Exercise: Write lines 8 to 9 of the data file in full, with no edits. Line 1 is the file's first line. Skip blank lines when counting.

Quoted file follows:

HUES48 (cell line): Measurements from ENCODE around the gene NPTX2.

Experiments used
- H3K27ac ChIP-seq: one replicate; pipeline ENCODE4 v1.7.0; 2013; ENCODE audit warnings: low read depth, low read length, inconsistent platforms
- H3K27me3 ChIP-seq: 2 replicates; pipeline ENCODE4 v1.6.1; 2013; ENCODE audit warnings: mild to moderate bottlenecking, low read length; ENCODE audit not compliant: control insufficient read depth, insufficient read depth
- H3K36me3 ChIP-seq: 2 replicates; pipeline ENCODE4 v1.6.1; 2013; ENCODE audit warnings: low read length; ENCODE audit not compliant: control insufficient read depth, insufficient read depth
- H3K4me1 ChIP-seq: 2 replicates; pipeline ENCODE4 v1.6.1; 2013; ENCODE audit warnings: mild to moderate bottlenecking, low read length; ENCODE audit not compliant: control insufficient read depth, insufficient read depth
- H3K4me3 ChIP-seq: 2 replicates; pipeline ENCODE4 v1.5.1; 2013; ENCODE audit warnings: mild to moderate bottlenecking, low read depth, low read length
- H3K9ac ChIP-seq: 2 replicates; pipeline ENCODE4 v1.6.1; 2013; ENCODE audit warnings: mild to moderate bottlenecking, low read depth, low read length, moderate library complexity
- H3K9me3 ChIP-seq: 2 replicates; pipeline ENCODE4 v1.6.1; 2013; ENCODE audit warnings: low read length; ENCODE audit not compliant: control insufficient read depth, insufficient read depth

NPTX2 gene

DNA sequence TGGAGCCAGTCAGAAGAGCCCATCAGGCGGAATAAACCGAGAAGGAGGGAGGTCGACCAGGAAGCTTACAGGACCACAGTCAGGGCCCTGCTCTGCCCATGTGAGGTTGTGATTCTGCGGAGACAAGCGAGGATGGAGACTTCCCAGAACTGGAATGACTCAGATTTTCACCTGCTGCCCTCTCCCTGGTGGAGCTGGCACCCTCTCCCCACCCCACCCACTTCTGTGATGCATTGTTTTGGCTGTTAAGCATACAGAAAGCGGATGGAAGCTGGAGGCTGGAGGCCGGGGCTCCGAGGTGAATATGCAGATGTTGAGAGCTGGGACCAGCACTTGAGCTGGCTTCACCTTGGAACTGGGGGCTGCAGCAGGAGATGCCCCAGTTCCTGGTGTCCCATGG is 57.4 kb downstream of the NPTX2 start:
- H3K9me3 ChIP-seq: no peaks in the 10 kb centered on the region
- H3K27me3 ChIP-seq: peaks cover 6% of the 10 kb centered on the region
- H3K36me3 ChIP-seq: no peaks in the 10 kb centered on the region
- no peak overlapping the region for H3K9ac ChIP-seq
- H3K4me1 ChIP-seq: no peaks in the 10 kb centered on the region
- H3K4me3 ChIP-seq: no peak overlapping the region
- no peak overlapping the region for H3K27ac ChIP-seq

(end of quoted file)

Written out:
- H3K9ac ChIP-seq: 2 replicates; pipeline ENCODE4 v1.6.1; 2013; ENCODE audit warnings: mild to moderate bottlenecking, low read depth, low read length, moderate library complexity
- H3K9me3 ChIP-seq: 2 replicates; pipeline ENCODE4 v1.6.1; 2013; ENCODE audit warnings: low read length; ENCODE audit not compliant: control insufficient read depth, insufficient read depth